By Dr James Eglinton, Meldrum Lecturer in Reformed Theology at the University of Edinburgh

THE normal cast of things passed around the congregation during Scottish church services – communion cups, loaves of bread, and pre-sermon peppermints – might soon be joined by a new addition: the contactless card payment device. Following an earlier pilot of the same in the Church of England, the Church of Scotland has announced its intention to replace collection plates with contactless card readers, with the Catholic Church in Scotland also signalling its openness to the practice.

Initially at least, such a move seems sensible: ours is an increasingly cash-free culture where only a small amount of the money we possess is ever experienced tangibly as physical notes and coins. For the most part, we spend via small plastic cards – themselves worthless – and relate to our money in an abstract, distant manner. Forecasts suggest that by 2025, only one-quarter of our spending will involve physical cash. Facing such a future, is it inevitable that wooden collection plates and velvet offering bags be replaced in a culture where most other things – from bus fares to mortgage payments – are paid for electronically?

Contactless card payments appeal by giving small-scale transfers the appearance of speed and convenience. However, they alter the experience of payment significantly – to a degree that churches should not ignore – and in turn make it harder for us to know the value of money. Card-based financial transactions are socially sterile exchanges. Think, for example, of the different rituals involved in paying by cheque: deliberately writing out the recipient’s name, and the sum involved in words and numerals, and your own signature. Similarly, the act of giving physical, rather than virtual, money to another human is a less casual, more concrete experience. Pay your monthly rent in cash, rather than by bank transfer, and your perception of the monies involved will probably change.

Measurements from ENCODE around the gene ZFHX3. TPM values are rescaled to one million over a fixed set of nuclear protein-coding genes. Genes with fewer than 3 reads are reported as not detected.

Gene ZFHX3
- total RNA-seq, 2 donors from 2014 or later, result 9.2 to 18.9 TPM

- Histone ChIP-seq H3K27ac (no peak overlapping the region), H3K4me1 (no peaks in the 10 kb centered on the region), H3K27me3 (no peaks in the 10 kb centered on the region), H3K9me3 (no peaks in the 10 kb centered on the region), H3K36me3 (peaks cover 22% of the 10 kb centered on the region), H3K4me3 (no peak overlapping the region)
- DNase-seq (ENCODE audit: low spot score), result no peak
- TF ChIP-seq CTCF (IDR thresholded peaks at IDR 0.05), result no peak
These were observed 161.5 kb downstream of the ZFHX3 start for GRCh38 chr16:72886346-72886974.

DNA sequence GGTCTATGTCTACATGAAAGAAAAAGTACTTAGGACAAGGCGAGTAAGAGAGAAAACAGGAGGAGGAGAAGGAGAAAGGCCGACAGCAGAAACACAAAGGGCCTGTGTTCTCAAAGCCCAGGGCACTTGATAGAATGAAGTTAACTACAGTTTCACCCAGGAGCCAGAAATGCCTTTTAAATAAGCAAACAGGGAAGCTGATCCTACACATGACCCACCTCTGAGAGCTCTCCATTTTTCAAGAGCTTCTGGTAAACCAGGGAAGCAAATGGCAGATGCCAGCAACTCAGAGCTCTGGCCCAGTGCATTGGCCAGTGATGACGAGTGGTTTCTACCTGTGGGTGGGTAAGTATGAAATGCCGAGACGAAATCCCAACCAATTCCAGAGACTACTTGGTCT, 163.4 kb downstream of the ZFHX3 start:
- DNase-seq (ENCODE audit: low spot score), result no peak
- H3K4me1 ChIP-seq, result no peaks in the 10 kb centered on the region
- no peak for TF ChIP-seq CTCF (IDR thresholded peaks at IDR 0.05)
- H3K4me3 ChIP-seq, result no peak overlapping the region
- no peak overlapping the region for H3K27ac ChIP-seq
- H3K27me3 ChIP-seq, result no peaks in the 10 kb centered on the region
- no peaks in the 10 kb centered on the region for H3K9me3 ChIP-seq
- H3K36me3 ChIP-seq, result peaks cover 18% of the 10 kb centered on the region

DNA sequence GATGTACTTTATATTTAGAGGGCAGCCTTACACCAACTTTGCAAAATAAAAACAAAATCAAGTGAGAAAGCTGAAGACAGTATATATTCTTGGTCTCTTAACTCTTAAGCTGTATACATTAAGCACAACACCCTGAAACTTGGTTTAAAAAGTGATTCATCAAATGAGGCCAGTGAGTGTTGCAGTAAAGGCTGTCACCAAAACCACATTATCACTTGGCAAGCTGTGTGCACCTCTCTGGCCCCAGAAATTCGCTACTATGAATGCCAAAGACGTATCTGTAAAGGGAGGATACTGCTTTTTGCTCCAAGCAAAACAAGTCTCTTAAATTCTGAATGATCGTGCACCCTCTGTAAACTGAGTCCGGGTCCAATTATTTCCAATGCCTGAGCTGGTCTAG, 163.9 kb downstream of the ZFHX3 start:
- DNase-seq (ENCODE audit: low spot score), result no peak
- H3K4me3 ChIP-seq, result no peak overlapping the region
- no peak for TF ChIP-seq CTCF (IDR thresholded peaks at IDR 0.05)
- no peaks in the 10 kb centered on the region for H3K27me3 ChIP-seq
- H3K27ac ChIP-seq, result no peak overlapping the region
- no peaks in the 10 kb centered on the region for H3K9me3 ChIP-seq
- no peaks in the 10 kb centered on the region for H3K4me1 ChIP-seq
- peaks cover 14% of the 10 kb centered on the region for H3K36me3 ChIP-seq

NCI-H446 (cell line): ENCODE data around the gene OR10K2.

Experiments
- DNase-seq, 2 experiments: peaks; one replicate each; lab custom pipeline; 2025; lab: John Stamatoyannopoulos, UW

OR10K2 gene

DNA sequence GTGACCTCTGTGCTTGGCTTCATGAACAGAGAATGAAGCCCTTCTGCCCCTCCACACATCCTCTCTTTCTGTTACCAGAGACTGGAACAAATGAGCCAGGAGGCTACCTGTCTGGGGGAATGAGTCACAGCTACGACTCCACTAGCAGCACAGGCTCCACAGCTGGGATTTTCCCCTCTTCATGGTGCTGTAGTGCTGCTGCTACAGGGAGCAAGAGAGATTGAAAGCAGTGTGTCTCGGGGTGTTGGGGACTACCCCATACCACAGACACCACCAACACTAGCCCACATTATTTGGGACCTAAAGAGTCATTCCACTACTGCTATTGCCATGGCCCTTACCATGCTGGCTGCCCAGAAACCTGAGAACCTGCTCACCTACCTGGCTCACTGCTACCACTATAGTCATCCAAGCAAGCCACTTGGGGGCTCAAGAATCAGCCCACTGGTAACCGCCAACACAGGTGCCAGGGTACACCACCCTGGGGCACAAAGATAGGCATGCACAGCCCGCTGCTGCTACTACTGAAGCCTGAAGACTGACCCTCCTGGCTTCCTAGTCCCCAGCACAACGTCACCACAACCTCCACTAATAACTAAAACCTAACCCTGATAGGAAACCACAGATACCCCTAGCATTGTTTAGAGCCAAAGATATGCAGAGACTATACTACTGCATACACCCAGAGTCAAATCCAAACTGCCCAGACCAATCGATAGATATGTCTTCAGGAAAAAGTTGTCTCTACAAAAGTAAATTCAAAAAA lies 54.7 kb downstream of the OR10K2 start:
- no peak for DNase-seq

Perhaps the most important difference in this shift is the way a contactless payment – consisting of a brief card swipe, an identical ritual regardless of the sum involved – minimises your awareness of the money in question, leaving you to focus primarily on yourself as the consumer, and the thing you have bought. In comparison, the card swipe is fairly incidental. Pay by cheque, fill out a direct debit form, or count the change in your hand, and your gaze will fall – for a significant moment – on the value of that money in relation both to your own work, and to the act of spending it. Those links are harder to see (and experience) when paying by card, which in turn makes it more difficult for a cash-free generation to learn the value of money.

It is important for our society to guard contexts where spending is socially meaningful, rather than sterile. In that regard, a social institution like the church plays a significant role in the financial wellbeing of society: in a cash-free culture, church services provide a rare opportunity to consider your money, and the act of parting with it, in a visible, tangible way. Bearing in mind the church’s distinctive calling in relation to the value of money – that of reminding the faithful that the fruit of our labour is valuable, but God is more valuable still, from which comes the call to give prodigally – the move to adopt means of giving that casualise our relationship with money is puzzling. If anything, society needs more institutions that challenge people to experience their money – widow’s mite and fortune alike – in meaningful ways. For all its velveteen kitsch, the church collection bag has a social power that the contactless card reader will always struggle to match.